Restoring the Bottoms

by Beth Weimer

A dedicated group of volunteer conservationists is diligently working to restore an area known as Horseshoe Bottoms to its natural glacial prairie ecology. Located along Kickapoo Creek between Rocky Glen Park, St. Mary’s Cemetery and Madison Golf Course, the 200-acre area currently consists of cornfields and hillside woodlands, but the Friends of Horseshoe Bottoms envision their long-term restoration effort will create an area full of native wildlife and biodiversity, promoting community engagement and recreation.

The Horseshoe Bottoms Committee formed from core members of Friends of Rocky Glen, the nonprofit group that successfully advocated for the preservation and transformation of Rocky Glen into a public park. FORG President David Pittman formed the group in 2010, but has had his eye on Horseshoe Bottoms since the early nineties. The combined area is listed as an Illinois Natural Areas Inventory site, and less than one tenth of one percent of these 10,000-year-old glacial hill prairies remain.

The Greater Peoria Sanitary District and Peoria Park District each own part of Horseshoe Bottoms, and both have allowed FORG to access the land and develop a plan for its transformation and sustainable management. The committee is also consulting with the U.S. Fish and Wildlife Service, Wetlands Research Inc., and The Nature Conservancy, and hopes to involve adjacent landowners and the community as they proceed.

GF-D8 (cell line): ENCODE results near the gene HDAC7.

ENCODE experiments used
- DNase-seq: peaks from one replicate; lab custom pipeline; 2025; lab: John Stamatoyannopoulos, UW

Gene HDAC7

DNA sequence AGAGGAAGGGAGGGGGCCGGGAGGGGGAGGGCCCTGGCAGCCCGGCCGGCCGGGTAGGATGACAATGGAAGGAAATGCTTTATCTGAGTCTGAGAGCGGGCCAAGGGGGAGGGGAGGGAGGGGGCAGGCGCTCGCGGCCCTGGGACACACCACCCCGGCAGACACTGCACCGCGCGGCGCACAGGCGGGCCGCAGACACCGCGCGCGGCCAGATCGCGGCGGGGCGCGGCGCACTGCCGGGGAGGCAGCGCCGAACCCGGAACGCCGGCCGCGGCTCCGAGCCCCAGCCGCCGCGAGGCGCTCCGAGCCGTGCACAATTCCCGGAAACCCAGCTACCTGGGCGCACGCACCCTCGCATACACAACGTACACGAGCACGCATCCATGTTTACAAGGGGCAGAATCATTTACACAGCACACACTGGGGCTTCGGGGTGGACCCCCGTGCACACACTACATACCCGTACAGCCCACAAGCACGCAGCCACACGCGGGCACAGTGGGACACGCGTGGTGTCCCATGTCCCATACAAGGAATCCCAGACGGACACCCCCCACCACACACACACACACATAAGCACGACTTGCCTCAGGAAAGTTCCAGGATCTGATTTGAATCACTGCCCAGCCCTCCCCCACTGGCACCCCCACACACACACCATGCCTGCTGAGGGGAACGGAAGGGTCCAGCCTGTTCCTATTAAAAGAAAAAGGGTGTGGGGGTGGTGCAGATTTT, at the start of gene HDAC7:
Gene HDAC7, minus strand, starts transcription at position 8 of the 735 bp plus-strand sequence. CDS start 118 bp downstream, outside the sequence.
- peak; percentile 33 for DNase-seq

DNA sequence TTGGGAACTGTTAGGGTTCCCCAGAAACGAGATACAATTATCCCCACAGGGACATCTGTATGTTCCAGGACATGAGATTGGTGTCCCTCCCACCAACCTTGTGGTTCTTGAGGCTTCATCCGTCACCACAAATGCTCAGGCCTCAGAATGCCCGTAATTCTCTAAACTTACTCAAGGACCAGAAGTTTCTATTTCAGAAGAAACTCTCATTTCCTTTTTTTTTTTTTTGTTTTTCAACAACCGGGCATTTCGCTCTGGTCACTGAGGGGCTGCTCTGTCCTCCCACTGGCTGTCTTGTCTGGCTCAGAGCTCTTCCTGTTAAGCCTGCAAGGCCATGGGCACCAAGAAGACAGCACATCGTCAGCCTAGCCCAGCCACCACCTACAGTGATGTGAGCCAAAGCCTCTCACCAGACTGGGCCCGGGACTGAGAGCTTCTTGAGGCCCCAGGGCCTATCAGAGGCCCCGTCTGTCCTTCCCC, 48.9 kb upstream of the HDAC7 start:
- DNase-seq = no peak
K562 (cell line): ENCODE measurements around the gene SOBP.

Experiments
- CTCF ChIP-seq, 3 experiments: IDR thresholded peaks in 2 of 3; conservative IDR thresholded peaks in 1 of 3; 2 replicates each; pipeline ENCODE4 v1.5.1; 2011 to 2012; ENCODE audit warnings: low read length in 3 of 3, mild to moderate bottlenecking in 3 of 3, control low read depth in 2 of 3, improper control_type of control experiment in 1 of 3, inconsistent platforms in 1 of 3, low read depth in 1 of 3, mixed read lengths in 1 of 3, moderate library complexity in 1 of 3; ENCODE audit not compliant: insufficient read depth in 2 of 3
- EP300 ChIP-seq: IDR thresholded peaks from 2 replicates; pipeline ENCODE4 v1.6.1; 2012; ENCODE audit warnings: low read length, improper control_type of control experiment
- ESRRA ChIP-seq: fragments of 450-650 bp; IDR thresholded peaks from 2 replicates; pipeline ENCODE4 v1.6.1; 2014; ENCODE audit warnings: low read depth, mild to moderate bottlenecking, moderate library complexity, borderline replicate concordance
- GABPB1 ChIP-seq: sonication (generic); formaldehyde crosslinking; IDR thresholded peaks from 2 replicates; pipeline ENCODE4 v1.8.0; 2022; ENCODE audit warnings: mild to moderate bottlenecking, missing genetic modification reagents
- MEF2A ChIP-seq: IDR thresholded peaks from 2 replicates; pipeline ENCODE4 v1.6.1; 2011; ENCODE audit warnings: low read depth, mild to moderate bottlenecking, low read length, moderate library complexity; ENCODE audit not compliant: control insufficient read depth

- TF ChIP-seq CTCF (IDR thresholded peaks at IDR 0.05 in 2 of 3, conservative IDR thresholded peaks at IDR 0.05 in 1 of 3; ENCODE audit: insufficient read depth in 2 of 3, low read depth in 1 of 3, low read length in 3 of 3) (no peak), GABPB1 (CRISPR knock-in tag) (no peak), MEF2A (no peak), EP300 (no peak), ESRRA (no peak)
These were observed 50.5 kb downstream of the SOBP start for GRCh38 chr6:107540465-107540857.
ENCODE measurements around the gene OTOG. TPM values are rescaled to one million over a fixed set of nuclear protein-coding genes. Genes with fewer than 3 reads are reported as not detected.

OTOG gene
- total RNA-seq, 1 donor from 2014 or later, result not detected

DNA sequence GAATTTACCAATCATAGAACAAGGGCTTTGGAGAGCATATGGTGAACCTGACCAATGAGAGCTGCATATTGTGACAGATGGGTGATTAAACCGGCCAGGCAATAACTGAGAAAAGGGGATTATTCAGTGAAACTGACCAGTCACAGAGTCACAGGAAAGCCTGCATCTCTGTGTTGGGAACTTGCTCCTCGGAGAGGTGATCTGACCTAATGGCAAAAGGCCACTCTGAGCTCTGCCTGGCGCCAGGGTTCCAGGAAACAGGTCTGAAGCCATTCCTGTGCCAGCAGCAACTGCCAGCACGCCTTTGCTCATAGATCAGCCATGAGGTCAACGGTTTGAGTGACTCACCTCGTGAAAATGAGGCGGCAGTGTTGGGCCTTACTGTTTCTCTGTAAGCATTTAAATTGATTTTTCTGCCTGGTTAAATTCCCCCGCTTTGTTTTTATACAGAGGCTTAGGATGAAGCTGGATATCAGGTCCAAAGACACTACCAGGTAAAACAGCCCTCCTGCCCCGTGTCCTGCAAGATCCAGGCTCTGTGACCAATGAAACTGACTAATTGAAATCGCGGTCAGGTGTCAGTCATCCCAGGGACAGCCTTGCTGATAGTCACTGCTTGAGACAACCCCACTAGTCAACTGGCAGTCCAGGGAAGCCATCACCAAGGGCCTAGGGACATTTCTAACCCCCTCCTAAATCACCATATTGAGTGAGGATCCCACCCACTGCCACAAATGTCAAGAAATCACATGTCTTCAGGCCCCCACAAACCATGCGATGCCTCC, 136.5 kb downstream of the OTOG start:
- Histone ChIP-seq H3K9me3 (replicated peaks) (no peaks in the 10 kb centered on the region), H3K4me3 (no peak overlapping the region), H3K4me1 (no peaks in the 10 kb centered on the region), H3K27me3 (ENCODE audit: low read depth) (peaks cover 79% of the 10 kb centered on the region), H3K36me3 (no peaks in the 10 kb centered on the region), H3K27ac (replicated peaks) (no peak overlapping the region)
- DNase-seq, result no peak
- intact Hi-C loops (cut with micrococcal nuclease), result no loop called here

Since forming in 2017, volunteers have been cutting brush, propagating native plants, studying the soil and using prescribed burns to prepare the land. They’ve established six test plots to compare the most efficient and cost-effective ways to clear current growth and replant native prairie seed (carefully acquired from within a 100-mile radius to preserve the region’s genetic earmark).

More than just a prairie, the bowl-shaped depression will comprise wooded hills, savannah, prairie and ephemeral wetlands accommodating a range of flora and fauna. “I think this land is going to teach us what works and what doesn't,” says Pittman. “Resiliency and diversity will be key, because part of it floods every five years. So what we do is going to depend on what the land tells us will work, but the prairie is very adaptive.”

In the meantime, the group holds workdays, fundraisers, monthly meetings and guided hikes on the first Saturday of every month. Visit or to get involved. a&s

Join Friends of Rocky Glen on Saturday, October 20th for the Grand Opening Celebration of Rocky Glen to celebrate the newly completed trail, trail signage and trailhead kiosk. A brief ceremony kicks off at 10am, with guided hikes of the historic box canyon and hill prairies until 4pm. With limited parking on site, a free shuttle service will run from Jimmy’s Bar, 2801 W. Farmington Road. For more information, call (309) 573-2354 or email